I was just looking for a simple answer to the age-old question "Why does eating asparagus make urine smell so
nauseatingly disgusting horrifically repulsive wretchedly rank violently vile bad?
So off to the
library internet I go, spending the morning researching this curiously phallic vegetable. Interestingly, I got MUCH more than I bargained for. For a brief window in time, it felt like I was back in school, with the teeniest of tiny exceptions: I was enjoying what I was learning.
For instance, did you know asparagus is a member of the lily family, along with onions, leeks and garlic? While it certainly isn’t the prettiest, it’s probably the most healthy. At less than four calories/spear, a serving provides 60% of the recommended daily allowance for folacin (necessary for blood cell formation, growth, and prevention of
liver disease). High in fiber, it’s also a good source of potassium, thiamin, and vitamin B6.
In order to allow development of a strong, fibrous root system, asparagus is usually not harvested
for the first three years after planting its crowns; a well cared for asparagus planting will generally produce for about 15 years without being replanted. In the U.S., its growing season is late-April to mid-June, and typically, the larger the diameter, the better the quality.
Now, for the ANSWER to my original question, and the point of this stinkin’ post (hey! that’s the first time "stinkin’" is literal!)(and thanks to Claudia for letting me know somehow this explanation was "lost" in my original post :/): According to the Michigan Asparagus Advisory Board, "Most
authorities feel that the compound that causes the odor in urine after
consumption of asparagus is methylmercaptan, which is a
sulfur-containing derivative of the amino acid, methionine. This is
disputed by a few individuals who claim that the odiferous compound is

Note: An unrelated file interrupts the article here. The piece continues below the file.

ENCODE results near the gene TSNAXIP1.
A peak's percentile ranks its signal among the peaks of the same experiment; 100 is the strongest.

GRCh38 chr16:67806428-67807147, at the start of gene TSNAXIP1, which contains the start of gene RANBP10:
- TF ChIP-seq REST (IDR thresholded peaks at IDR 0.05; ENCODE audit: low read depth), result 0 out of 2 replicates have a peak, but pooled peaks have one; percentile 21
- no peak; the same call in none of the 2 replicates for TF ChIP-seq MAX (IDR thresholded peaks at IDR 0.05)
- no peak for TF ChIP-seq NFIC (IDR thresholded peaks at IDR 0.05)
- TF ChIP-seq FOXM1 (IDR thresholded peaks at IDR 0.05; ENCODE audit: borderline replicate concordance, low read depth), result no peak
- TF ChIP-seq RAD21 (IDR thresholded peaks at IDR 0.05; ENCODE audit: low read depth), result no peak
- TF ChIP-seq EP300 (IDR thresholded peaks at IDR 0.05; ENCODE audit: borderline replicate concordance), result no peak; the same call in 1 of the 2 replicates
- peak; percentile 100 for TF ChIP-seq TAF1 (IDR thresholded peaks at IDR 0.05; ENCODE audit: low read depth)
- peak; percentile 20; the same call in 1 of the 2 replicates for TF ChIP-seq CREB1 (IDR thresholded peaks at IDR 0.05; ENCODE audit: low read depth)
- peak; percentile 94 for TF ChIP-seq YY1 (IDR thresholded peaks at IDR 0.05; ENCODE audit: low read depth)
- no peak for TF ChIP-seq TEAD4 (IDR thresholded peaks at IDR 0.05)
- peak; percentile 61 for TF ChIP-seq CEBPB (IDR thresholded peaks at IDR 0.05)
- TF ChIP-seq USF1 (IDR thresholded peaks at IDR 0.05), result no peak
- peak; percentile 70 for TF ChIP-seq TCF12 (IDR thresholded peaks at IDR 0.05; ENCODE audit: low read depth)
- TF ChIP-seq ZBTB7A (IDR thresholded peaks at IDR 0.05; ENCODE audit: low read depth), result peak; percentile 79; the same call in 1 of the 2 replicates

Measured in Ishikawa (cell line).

asparagine-amino-succinic-acid monoamide, which is derived from the
amino acid, asparagine. In either case, the product is formed as a
derivative during the digestion and subsequent breakdown of beneficial
amino acids that occur naturally in asparagus." Apparently this malady affects only about 40% of the general asparagus-consuming population…to say the least, I’m not thrilled to be a part of this minority…!
Now…a few treats for sticking with this (ahem, cough cough) educational post. First, a lovely cooking show, compliments of youtube. It was quite
i n t e r e s t i n g "meeting" Jolene Sugarbaker to say the least. I don’t think Rachael Ray or Paula Deen have any reason to be shakin’ in their shoes just yet…!
And, last, to celebrate my Mama Drama surprise, a few poems to honor this totally tubular vegetable.
(In Cinquain, using simultaneously both the traditional and modern methods)
Growing, cleansing, healing
Asparagus tips are the best
(In Haiku )
From a crown, green majesty.
Bigger IS better.
Asparagus funks up my pee,
Smells like something died inside me.
Only forty percent
Endure this lament
Oh, why does it happen to ME?!
Thank you, I’m done now :).
Everything you wanted to know about asparagus but
had no interest in asking were afraid to ask: